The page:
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Thursday, August 26, 2004 - Page updated at 12:00 A.M.

Singapore makes big 777 order, holds off on 7E7s

By David Bowermaster
Seattle Times aerospace reporter

The first 777-300 extended-range jet in its Everett paint hangar.
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Boeing's happy confirmation of a $4 billion order from Singapore Airlines for 18 777s yesterday was tempered by the disappointing news that the prestigious carrier will not be among the first customers for the all-new 7E7.

After scrutinizing the technical specifications of the 7E7, which is due to enter service in 2008, Singapore decided the economics were not sufficiently compelling to place an order.

The absence of a 7E7 deal is likely to surprise the aviation industry. For months, industry gossip and news reports anticipated Singapore would be the next large 7E7 customer to follow All Nippon Airways' deal for 50 7E7s, which launched the program in April.

Boeing for long-haul

Singapore Airlines chose the 777-300ER over the Airbus A340-600 to upgrade it's long-haul fleet. Here's how the two models compare.

Boeing 777-300ER

Seat capacity: 365
Range (nautical miles): 7,880
List price (millions): $203.5-231.5

Airbus A340-600

Seat capacity: 380
Range (nautical miles): 7,500
List price (millions): $194.5-201

Source: Boeing, Airbus, The Airline Monitor

Singapore had been weighing the short-range 7E7-3 against its chief competitor, the Airbus A330-200, for flights within Asia. Airbus reportedly offered to configure a lighter-weight version of the A330-200 for Singapore, to compete with the lightweight, all-composite frame and new, fuel-efficient engines of the 7E7. But Singapore passed on both jets.

"[Singapore Airlines] has decided not to place any order for the regional aircraft because the proposals submitted did not meet SIA's financial criteria," the company said in a statement to the Singapore stock market. "The airline will continue to use the 777-200 to serve the regional routes."

The 7E7-3 is optimized for flights up to 3,500 nautical miles. The baseline, 7E7-8 model has a range of 8,500 nautical miles. Both can seat 217 passengers in three classes or 289 passengers in two classes.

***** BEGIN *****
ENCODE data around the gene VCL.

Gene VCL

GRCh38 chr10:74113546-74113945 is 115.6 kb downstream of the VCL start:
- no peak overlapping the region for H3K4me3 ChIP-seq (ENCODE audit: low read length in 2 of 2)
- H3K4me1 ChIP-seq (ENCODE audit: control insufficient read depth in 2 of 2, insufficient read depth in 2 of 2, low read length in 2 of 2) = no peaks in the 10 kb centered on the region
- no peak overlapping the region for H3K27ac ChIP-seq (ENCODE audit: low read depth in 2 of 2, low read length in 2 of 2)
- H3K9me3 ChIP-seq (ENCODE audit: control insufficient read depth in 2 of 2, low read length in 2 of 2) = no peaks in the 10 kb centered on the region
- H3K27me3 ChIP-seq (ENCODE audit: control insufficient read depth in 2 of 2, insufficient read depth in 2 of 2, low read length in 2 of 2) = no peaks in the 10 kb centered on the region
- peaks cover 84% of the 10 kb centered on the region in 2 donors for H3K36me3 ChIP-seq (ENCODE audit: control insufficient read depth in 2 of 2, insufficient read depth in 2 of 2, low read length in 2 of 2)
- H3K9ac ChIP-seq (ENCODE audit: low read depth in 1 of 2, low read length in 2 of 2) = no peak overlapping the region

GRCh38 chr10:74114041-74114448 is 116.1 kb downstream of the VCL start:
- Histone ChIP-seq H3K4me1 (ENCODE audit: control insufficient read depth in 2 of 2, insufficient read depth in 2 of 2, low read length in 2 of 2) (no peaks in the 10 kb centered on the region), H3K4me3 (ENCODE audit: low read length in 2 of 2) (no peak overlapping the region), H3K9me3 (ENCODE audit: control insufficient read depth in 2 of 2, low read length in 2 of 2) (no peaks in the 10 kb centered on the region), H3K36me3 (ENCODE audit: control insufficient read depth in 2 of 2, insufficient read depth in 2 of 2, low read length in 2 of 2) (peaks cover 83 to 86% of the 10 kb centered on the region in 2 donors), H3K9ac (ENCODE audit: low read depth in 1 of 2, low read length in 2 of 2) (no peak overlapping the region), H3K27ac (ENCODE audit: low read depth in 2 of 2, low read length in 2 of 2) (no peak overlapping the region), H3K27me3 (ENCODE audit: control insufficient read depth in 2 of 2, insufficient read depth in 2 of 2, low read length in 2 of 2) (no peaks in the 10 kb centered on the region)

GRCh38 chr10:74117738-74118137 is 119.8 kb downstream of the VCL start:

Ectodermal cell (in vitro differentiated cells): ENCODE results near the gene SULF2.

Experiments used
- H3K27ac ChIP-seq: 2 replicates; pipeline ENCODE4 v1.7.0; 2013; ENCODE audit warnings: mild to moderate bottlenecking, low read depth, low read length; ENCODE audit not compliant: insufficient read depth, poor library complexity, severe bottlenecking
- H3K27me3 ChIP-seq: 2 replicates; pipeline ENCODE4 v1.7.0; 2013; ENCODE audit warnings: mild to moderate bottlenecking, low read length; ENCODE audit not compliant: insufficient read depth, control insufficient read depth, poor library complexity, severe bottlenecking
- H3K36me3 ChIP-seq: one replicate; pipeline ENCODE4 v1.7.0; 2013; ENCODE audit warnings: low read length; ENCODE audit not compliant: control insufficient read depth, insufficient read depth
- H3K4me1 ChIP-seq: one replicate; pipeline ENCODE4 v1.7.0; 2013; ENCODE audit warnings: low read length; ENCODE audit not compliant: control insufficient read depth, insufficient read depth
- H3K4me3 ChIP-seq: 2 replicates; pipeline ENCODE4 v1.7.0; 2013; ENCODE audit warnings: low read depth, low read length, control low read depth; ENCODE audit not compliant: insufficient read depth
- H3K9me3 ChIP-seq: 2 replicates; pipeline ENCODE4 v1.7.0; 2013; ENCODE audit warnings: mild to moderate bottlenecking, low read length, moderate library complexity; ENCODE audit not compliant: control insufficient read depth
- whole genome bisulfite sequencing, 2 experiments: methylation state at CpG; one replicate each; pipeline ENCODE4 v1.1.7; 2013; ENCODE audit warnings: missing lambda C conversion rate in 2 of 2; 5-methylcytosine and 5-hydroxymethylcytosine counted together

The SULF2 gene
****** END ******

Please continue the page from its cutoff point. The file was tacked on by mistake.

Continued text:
Jim Higgins, an aerospace analyst with Credit Suisse First Boston, theorized Singapore might be waiting on the 7E7s until it sees whether the profitability of its intra-Asian routes declines as a new wave of low-cost airlines enters Asia in two to three years.

"We believe that Singapore is acknowledging the real possibility that low-cost-carrier competition, even in structurally fast-growing intra-Asian markets, will both stimulate incremental volume and take share from the incumbents," Higgins wrote in a research report to clients.

Status quo for short-haul

Singapore ordered neither 7E7s nor A330s for its regional fleet, sticking with 777-200s. Here's how the two models compare.

Boeing 7E7-3

Seat capacity: 217
Range (nautical miles): 3,500
List price (millions): $120

Airbus A330-200*

Seat capacity: 253
Range (nautical miles): 6,450
List price (millions): $139.6-146.5

* Airbus offered Singapore a "light" version of the A330-200. These numbers are for the traditional A330-200.

Source: Boeing, Airbus, The Airline Monitor

"We applaud that caution, as we believe developments in more mature intra-North American and intra-European markets support that hesitation," he wrote.

"While we're disappointed they didn't decide to make a decision about regional airplanes at this point, it doesn't mean they're not going to down the road," said Bob Saling, a Boeing spokesman. "We're going to hang in there and keep working with them."

Regardless, Boeing is extremely pleased Singapore selected the 777-300ER over the Airbus A340-600 for its high-capacity, long-haul routes, such as Singapore to Europe.

Singapore placed firm orders for 18 777-300ERs and options for 13 more. The deal would be worth roughly $7 billion at list prices if Singapore exercises all its options. "That's a nice order, a great victory," Saling said.

The planes will be delivered between 2006 and 2010. With room for 365 passengers in three classes, the 777-300ER will begin replacing some of Singapore's 29 747-400s, the oldest of which entered service in 1989.

By the time deliveries are complete, Singapore will have 77 777s in its fleet, making it the world's largest 777 operator.

The Singapore order helped push Boeing's stock price up $1.59, or 3.1 percent, to a 52-week high of $52.50 yesterday.

David Bowermaster: 206-464-2724 or

Copyright © 2004 The Seattle Times Company

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